That’s why you notice some repetitive patterns in your perception and behavior.

Example: How curious I am attracted to people with similar characteristics. (Side note: Pay attention to all your thoughts containing words always, never, every… They are often a tell of repetitive perception patterns and don’t have much to do with realistic situations. Example: All people think that. Ask yourself is that real or just a gross oversimplification?)

Prioritization is a constant process.

Sure there is a way to decide which topics are high on your thinking list: for example people dearest to you and relationships with them. But you can’t think of them all the time. Or of holidays for that matter.

Priorities of thinking change during the day. When you are at work, tasks at hand should be most important to you.

If they are, you get them done. And when you finish you have lots of time to think of more pleasant things.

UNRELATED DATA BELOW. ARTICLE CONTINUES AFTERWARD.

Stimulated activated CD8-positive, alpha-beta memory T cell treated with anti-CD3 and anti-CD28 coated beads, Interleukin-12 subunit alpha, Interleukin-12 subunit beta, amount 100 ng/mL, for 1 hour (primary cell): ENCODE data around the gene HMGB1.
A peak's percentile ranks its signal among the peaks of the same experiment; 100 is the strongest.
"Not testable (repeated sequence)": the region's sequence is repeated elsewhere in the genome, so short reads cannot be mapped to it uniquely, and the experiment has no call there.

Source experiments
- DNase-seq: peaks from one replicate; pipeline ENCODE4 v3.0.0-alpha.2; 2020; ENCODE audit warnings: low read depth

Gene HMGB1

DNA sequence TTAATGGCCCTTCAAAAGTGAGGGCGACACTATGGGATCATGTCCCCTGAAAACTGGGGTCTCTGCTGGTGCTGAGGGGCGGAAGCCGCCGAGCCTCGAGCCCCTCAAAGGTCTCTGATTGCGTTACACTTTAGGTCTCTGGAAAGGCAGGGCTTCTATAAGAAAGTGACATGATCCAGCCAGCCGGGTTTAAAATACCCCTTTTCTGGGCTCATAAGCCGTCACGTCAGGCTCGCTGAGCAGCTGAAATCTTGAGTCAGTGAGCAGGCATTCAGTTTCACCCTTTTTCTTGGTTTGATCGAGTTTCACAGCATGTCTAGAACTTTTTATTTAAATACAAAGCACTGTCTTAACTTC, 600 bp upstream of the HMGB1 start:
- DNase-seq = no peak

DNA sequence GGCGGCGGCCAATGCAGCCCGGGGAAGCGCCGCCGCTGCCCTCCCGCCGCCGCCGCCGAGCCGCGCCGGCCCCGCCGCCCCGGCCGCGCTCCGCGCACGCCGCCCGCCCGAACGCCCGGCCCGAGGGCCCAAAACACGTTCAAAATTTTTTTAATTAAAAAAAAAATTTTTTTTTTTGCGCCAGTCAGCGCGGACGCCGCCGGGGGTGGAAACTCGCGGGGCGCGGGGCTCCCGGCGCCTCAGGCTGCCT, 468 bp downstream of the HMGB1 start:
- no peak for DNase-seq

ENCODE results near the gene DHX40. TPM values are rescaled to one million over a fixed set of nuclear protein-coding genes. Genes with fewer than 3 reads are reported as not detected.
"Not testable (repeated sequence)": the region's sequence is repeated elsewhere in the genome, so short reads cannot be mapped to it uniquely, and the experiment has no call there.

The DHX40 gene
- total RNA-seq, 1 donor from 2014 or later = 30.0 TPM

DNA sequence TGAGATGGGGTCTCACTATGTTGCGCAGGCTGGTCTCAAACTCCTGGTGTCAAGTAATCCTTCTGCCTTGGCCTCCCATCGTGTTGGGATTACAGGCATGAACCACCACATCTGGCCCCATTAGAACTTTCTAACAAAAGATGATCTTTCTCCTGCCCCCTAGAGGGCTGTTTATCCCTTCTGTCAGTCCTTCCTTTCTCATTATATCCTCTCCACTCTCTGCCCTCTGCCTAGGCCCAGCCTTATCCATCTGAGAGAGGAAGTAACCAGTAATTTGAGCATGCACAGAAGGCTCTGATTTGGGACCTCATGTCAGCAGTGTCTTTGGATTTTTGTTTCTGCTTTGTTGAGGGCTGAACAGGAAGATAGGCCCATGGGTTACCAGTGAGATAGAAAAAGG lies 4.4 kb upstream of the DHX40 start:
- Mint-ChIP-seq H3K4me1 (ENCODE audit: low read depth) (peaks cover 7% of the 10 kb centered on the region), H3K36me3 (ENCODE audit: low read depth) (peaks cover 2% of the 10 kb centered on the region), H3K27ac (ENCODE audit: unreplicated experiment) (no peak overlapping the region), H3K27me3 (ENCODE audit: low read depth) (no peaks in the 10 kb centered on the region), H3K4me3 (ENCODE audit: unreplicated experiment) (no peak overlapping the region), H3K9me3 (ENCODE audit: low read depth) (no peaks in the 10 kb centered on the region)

So according to the occasion, you adjust your priorities in a sense of first this, then there’ll be time for that.

We want people’s thoughts to implement our ideas, not just disturb us at random.

When we prioritize, we decide in advance which topics should be dealt with right now, and which are set aside for later. (Write those down. It’s important to get those thoughts “for later” out of your system. That’s how you won’t worry to forget about them.)

You can develop one thought at a time that way and move forward with it, even when other thoughts try to distract you. You just push them away or write them down for later if they are worth it.


Trying to push overthinking away will only make it harder to handle. Learn how to organize and even develop it can be much simpler and fruitfull in the long run.